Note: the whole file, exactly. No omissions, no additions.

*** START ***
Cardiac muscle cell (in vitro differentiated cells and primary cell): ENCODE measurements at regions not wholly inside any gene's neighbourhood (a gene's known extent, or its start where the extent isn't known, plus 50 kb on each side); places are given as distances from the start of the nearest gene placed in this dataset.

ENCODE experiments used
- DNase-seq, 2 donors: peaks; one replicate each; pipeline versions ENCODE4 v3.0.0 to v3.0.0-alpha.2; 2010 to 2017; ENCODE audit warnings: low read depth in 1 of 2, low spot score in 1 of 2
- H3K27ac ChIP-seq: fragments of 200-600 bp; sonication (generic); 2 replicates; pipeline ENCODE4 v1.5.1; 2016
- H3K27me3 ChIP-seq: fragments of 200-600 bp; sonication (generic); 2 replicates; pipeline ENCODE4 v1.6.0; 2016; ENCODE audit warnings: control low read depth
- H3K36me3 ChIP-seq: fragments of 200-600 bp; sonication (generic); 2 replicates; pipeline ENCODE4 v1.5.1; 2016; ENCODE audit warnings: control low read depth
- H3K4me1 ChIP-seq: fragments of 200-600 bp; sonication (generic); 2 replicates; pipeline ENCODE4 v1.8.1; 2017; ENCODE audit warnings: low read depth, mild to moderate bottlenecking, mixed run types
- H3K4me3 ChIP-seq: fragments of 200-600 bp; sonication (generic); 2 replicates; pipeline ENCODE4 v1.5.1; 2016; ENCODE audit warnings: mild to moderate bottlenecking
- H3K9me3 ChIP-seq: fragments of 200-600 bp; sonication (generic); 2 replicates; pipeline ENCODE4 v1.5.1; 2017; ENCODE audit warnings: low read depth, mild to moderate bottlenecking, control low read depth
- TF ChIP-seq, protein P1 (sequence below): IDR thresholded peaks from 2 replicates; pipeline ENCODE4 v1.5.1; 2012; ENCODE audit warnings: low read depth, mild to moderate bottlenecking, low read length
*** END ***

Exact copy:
Cardiac muscle cell (in vitro differentiated cells and primary cell): ENCODE measurements at regions not wholly inside any gene's neighbourhood (a gene's known extent, or its start where the extent isn't known, plus 50 kb on each side); places are given as distances from the start of the nearest gene placed in this dataset.

ENCODE experiments used
- DNase-seq, 2 donors: peaks; one replicate each; pipeline versions ENCODE4 v3.0.0 to v3.0.0-alpha.2; 2010 to 2017; ENCODE audit warnings: low read depth in 1 of 2, low spot score in 1 of 2
- H3K27ac ChIP-seq: fragments of 200-600 bp; sonication (generic); 2 replicates; pipeline ENCODE4 v1.5.1; 2016
- H3K27me3 ChIP-seq: fragments of 200-600 bp; sonication (generic); 2 replicates; pipeline ENCODE4 v1.6.0; 2016; ENCODE audit warnings: control low read depth
- H3K36me3 ChIP-seq: fragments of 200-600 bp; sonication (generic); 2 replicates; pipeline ENCODE4 v1.5.1; 2016; ENCODE audit warnings: control low read depth
- H3K4me1 ChIP-seq: fragments of 200-600 bp; sonication (generic); 2 replicates; pipeline ENCODE4 v1.8.1; 2017; ENCODE audit warnings: low read depth, mild to moderate bottlenecking, mixed run types
- H3K4me3 ChIP-seq: fragments of 200-600 bp; sonication (generic); 2 replicates; pipeline ENCODE4 v1.5.1; 2016; ENCODE audit warnings: mild to moderate bottlenecking
- H3K9me3 ChIP-seq: fragments of 200-600 bp; sonication (generic); 2 replicates; pipeline ENCODE4 v1.5.1; 2017; ENCODE audit warnings: low read depth, mild to moderate bottlenecking, control low read depth
- TF ChIP-seq, protein P1 (sequence below): IDR thresholded peaks from 2 replicates; pipeline ENCODE4 v1.5.1; 2012; ENCODE audit warnings: low read depth, mild to moderate bottlenecking, low read length